LCRA disregards needs of farmers and wildlife in water restrictions.
When the Texas Commission on Environmental Quality (TCEQ) caved into pressure brought about by Central Texas water users, state lawmakers and local government officials in communities including Austin and others around the Highland Lakes area, rice farmers and community leaders downstream in the Lower Colorado River Basin knew the deck was stacked against them.
In July, as expected, TCEQ ruled in favor of upholding an emergency order to withhold water releases from the Highland Lakes reservoirs that would have aided rice farmers and communities, although the current amount of water in lakes Travis and Buchanan at the time equaled a number above the 1.4 million acre feet of combined storage—the level considered adequate to release water downstream.
Lower basin water customers say it’s just the latest chapter in an ongoing story of how washing cars, watering lawns and filling swimming pools in urban centers take precedence over agriculture and the environment.
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The plight of rice farmers and communities who rely on water in the Lower Basin has been escalating since the drought years of the new millennium. Multiple dry years prompted the Lower Colorado River Authority’s (LCRA) Board of Directors to take an unprecedented initiative to curtail irrigation water from rice farmers beginning in 2011.
For four years running a water war has pitted farmers, rural community leaders and marine and wildlife ecologists against densely populated, better financed and more influential municipalities and recreational communities surrounding the Highland Lakes, one of the fastest growing regions in the state.
Farmers, ranchers and rural leaders, longtime stewards and champions of the lands of Texas, say they understand the need to conserve water during the ebb and flow periods of climate change—which can bring about flood, famine, and drought—all in a short period of time. And they bilaterally agree that curtailing river water from widespread use for agriculture was a required step to help meet the challenges of a long-running and severe drought. They also argue that responsibility and sacrifice required by emergency drought measures should be shared by all stakeholders.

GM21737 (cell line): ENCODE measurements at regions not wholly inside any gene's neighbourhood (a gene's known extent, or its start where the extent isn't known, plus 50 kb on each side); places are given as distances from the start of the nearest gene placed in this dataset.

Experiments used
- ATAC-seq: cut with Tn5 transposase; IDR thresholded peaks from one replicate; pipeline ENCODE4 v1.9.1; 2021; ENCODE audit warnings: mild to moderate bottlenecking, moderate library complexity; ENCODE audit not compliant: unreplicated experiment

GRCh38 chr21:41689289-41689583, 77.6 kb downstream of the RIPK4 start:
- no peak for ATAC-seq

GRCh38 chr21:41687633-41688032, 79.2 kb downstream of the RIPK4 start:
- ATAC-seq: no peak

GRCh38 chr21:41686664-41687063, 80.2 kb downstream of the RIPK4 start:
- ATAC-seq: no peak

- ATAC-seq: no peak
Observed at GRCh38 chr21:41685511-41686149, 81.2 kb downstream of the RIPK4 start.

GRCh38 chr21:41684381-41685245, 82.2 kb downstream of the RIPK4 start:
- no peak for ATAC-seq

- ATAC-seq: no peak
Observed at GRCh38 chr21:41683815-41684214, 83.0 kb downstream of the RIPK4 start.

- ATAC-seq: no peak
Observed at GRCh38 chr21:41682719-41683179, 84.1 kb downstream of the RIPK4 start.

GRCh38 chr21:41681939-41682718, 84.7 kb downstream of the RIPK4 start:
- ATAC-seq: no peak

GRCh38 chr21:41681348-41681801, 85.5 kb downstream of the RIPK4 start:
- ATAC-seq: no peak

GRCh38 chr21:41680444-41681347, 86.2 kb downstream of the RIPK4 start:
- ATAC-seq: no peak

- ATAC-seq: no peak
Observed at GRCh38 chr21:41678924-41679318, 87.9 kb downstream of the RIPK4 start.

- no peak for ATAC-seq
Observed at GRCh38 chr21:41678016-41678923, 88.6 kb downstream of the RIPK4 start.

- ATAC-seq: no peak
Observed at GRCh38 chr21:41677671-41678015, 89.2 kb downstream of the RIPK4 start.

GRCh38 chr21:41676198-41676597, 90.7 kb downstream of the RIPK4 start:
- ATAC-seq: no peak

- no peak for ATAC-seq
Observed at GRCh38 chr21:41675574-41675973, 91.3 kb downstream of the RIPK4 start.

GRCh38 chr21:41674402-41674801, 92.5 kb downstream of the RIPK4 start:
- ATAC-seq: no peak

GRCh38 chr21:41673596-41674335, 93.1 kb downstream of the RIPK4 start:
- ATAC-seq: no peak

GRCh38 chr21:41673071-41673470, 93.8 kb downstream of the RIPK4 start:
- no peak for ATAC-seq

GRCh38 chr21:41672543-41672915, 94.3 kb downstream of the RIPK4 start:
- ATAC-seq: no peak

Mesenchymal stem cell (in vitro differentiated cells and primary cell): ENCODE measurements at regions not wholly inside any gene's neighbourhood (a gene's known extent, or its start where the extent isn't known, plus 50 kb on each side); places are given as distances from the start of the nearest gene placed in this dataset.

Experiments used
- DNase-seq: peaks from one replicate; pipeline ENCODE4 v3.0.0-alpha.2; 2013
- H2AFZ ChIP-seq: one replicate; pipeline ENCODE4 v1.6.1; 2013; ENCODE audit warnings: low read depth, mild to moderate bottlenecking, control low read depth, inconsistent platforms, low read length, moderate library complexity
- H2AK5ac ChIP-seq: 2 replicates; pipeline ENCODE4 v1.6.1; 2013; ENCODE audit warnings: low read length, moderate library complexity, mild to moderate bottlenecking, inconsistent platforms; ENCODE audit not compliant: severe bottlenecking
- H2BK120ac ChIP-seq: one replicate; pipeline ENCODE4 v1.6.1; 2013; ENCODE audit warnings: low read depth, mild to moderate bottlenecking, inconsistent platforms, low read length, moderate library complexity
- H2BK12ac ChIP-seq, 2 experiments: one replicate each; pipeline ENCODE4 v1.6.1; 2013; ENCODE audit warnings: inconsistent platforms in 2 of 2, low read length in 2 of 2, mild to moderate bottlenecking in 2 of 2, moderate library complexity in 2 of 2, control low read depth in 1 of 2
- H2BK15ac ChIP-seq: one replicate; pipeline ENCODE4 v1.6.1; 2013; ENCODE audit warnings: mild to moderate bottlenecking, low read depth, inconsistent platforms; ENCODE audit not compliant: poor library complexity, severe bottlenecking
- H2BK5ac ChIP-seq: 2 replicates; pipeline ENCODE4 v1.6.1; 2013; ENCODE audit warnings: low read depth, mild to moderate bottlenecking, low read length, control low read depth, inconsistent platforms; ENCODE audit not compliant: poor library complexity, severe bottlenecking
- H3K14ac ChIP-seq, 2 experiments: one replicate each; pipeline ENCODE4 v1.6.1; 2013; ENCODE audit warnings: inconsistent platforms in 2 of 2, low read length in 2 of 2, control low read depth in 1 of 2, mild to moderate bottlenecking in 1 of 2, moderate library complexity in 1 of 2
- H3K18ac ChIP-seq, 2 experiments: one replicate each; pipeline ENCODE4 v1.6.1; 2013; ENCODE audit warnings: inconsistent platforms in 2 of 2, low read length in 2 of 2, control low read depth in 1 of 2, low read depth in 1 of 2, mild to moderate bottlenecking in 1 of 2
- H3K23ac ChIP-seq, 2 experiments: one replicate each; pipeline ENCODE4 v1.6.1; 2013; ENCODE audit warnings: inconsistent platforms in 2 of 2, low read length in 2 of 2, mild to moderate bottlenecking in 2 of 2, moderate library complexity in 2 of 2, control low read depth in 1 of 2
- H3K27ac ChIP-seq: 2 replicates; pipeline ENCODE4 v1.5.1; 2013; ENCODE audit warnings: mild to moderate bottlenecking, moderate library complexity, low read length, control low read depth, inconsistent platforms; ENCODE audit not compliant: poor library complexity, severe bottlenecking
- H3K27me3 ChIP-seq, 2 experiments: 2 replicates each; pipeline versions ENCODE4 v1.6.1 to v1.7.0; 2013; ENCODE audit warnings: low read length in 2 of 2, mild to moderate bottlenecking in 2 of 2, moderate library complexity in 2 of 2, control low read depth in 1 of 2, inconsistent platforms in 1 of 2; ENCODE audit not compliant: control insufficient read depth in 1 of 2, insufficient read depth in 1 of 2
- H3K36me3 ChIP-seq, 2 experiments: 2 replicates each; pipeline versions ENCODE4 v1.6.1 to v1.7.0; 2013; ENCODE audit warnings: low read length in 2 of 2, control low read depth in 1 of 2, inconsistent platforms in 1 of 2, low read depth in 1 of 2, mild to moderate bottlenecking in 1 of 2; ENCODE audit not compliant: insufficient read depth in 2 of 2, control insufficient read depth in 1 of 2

With abundant rainfall this year and good rains last fall, the issue of irrigation water from the Colorado River for Texas’ largest rice growing region may not be as critical as it was for the previous three years. But rice producers in Colorado, Wharton and Matagorda Counties, an area that produces the bulk of Texas’ rice crop, point out that deep cuts in rice production in recent years resulted from LCRA’s recommendation to curtail use of Colorado River water for irrigating their fields.
The argument that Austin residents are not willing to do enough while farmers do without water got some unexpected support this month in the form of a new NASA study concerning lawns and the amount of water and fertilizers used each year to sustain all that urban greenery.
According to the new study, American lawns are now the largest single crop grown in the United States. Lawns amount to about 63,000 square miles, about the same amount of land found within the entire State of Florida.
The study focused on American lawns and their impact on the environment and water resources. It notes that maintaining a well-manicured lawn uses as much as 900 liters of water per person per day. Multiply that times the number of manicured lawns in your average size city, and the number becomes substantial, even alarming.
The really bad news is that the study indicates the trend for more lawns and more water to sustain them isn’t going away anytime soon, in spite of the recent deadly drought in Texas and the current severe drought conditions in California.
“Because of demographic growth and because more and more people are moving towards the warmer regions of the country the potential exists for water use for turf grasses to increase,” the study notes.
While the study was not about the growth of lawns alone but also about the use of nitrogen on lawns and how lawns can serve as a counter sink to help mitigate climate change, it should serve to open a few eyes about the vast amounts of water used to support lawns in an urban environment. When coupled with other water uses common to hubs of dense population, like washing cars and floating recreational boats, there’s little question that water conservation should be the responsibility of every stakeholder— regardless the geography involved or nature of its use.